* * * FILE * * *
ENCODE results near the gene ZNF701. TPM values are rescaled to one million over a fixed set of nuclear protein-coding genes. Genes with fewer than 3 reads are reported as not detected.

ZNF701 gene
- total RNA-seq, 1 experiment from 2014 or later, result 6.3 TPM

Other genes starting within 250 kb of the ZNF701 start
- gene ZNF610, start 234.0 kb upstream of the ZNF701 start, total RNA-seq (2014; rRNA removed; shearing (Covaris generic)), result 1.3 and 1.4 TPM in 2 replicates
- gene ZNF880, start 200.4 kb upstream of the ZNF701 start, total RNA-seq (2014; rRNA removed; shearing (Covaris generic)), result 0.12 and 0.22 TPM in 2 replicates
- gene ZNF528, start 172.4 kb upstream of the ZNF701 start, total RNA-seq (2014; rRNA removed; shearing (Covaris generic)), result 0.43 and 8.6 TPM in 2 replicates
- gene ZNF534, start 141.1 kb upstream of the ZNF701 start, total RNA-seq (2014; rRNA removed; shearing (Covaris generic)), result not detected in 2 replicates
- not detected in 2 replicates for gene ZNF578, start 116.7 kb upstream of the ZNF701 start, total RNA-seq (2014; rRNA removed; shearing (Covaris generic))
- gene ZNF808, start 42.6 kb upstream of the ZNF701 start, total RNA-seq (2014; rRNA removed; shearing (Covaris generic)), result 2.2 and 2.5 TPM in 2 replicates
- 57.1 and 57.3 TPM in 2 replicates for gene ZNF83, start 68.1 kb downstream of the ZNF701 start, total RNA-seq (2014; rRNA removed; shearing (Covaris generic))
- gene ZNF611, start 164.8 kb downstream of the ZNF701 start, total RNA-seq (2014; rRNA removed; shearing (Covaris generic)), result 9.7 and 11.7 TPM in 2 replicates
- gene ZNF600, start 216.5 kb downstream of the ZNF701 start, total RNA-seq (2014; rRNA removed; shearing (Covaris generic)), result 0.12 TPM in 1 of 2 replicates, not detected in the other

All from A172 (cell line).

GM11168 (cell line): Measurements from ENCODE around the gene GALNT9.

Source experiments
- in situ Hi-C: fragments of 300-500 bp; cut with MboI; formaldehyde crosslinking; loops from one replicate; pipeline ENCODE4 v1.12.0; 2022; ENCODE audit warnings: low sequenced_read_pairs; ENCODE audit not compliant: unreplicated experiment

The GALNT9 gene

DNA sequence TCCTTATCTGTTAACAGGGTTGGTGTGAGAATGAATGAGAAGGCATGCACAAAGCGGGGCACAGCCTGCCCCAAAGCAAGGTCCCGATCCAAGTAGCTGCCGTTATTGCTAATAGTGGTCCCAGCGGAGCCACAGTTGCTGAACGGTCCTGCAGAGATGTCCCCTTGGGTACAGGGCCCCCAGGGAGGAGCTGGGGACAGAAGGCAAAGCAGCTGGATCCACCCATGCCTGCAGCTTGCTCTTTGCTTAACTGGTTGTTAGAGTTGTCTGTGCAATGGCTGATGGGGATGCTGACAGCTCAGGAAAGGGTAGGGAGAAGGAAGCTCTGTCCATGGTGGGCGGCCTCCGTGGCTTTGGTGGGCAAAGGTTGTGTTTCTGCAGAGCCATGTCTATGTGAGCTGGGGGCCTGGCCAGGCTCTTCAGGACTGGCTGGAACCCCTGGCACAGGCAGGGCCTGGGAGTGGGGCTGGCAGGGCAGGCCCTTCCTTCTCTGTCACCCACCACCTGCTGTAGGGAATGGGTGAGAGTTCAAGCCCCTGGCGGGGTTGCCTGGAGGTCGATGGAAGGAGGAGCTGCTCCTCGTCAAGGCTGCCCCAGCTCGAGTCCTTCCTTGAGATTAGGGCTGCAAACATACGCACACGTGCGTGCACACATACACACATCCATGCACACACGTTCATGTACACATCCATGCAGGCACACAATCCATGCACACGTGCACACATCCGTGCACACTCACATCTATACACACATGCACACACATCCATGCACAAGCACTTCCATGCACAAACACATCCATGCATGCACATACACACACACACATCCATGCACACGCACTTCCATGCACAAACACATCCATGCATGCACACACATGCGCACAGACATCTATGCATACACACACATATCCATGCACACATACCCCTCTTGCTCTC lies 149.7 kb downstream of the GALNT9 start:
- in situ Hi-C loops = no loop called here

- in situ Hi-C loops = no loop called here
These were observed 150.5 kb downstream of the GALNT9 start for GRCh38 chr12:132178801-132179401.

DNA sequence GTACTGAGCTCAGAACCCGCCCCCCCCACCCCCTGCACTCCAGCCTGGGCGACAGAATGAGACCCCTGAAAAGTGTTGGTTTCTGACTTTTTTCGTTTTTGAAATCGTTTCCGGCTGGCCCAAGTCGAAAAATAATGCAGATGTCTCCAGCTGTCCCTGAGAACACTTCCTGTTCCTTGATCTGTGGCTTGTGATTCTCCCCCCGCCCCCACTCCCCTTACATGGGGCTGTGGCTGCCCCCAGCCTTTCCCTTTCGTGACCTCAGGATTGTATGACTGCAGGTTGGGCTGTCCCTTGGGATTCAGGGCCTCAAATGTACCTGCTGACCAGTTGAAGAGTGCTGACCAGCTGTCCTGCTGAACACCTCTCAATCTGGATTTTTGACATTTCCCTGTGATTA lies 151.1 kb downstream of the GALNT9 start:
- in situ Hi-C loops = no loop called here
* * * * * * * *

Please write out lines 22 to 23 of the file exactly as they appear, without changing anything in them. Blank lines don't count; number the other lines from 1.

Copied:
These were observed 150.5 kb downstream of the GALNT9 start for GRCh38 chr12:132178801-132179401.

DNA sequence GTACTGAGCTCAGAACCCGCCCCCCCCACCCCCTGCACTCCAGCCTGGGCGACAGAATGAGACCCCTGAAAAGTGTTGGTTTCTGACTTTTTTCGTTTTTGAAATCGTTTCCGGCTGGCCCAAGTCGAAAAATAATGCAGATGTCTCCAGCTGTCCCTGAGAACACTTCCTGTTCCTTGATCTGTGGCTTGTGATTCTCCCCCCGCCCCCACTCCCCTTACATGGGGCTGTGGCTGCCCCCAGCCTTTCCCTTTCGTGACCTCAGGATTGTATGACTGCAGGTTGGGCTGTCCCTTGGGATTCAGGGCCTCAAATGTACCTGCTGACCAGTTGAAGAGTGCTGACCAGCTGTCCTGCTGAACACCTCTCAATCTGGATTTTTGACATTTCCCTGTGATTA lies 151.1 kb downstream of the GALNT9 start: